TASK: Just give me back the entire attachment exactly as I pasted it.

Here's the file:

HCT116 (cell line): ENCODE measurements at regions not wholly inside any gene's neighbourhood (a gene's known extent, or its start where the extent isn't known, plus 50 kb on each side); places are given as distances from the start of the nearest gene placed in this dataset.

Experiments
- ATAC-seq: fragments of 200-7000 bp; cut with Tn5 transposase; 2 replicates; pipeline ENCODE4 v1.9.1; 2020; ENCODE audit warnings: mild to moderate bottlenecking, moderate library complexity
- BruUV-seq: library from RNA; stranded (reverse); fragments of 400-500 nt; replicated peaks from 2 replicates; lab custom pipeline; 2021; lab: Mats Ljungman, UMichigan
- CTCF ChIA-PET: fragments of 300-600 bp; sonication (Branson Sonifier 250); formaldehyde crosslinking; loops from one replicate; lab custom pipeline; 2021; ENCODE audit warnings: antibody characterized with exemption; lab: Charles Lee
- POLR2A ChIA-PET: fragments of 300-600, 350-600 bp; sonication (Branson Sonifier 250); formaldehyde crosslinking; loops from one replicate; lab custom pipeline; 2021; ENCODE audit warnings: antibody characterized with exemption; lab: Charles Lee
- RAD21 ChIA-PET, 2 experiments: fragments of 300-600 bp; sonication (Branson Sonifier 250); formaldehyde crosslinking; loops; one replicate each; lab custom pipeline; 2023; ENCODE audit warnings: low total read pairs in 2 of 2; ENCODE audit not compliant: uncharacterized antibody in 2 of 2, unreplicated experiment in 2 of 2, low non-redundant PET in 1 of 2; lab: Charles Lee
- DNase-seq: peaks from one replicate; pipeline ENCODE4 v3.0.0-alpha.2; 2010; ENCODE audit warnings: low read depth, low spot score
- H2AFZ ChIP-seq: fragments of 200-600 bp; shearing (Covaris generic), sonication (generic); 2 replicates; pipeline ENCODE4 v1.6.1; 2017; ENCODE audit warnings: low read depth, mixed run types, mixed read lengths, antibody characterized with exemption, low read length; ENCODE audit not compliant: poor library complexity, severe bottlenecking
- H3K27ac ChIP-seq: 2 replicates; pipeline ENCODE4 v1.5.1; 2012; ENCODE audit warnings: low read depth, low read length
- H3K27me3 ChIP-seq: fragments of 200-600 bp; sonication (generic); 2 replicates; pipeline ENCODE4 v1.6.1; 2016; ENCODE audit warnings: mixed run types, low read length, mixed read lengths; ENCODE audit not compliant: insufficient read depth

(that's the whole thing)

HCT116 (cell line): ENCODE measurements at regions not wholly inside any gene's neighbourhood (a gene's known extent, or its start where the extent isn't known, plus 50 kb on each side); places are given as distances from the start of the nearest gene placed in this dataset.

Experiments
- ATAC-seq: fragments of 200-7000 bp; cut with Tn5 transposase; 2 replicates; pipeline ENCODE4 v1.9.1; 2020; ENCODE audit warnings: mild to moderate bottlenecking, moderate library complexity
- BruUV-seq: library from RNA; stranded (reverse); fragments of 400-500 nt; replicated peaks from 2 replicates; lab custom pipeline; 2021; lab: Mats Ljungman, UMichigan
- CTCF ChIA-PET: fragments of 300-600 bp; sonication (Branson Sonifier 250); formaldehyde crosslinking; loops from one replicate; lab custom pipeline; 2021; ENCODE audit warnings: antibody characterized with exemption; lab: Charles Lee
- POLR2A ChIA-PET: fragments of 300-600, 350-600 bp; sonication (Branson Sonifier 250); formaldehyde crosslinking; loops from one replicate; lab custom pipeline; 2021; ENCODE audit warnings: antibody characterized with exemption; lab: Charles Lee
- RAD21 ChIA-PET, 2 experiments: fragments of 300-600 bp; sonication (Branson Sonifier 250); formaldehyde crosslinking; loops; one replicate each; lab custom pipeline; 2023; ENCODE audit warnings: low total read pairs in 2 of 2; ENCODE audit not compliant: uncharacterized antibody in 2 of 2, unreplicated experiment in 2 of 2, low non-redundant PET in 1 of 2; lab: Charles Lee
- DNase-seq: peaks from one replicate; pipeline ENCODE4 v3.0.0-alpha.2; 2010; ENCODE audit warnings: low read depth, low spot score
- H2AFZ ChIP-seq: fragments of 200-600 bp; shearing (Covaris generic), sonication (generic); 2 replicates; pipeline ENCODE4 v1.6.1; 2017; ENCODE audit warnings: low read depth, mixed run types, mixed read lengths, antibody characterized with exemption, low read length; ENCODE audit not compliant: poor library complexity, severe bottlenecking
- H3K27ac ChIP-seq: 2 replicates; pipeline ENCODE4 v1.5.1; 2012; ENCODE audit warnings: low read depth, low read length
- H3K27me3 ChIP-seq: fragments of 200-600 bp; sonication (generic); 2 replicates; pipeline ENCODE4 v1.6.1; 2016; ENCODE audit warnings: mixed run types, low read length, mixed read lengths; ENCODE audit not compliant: insufficient read depth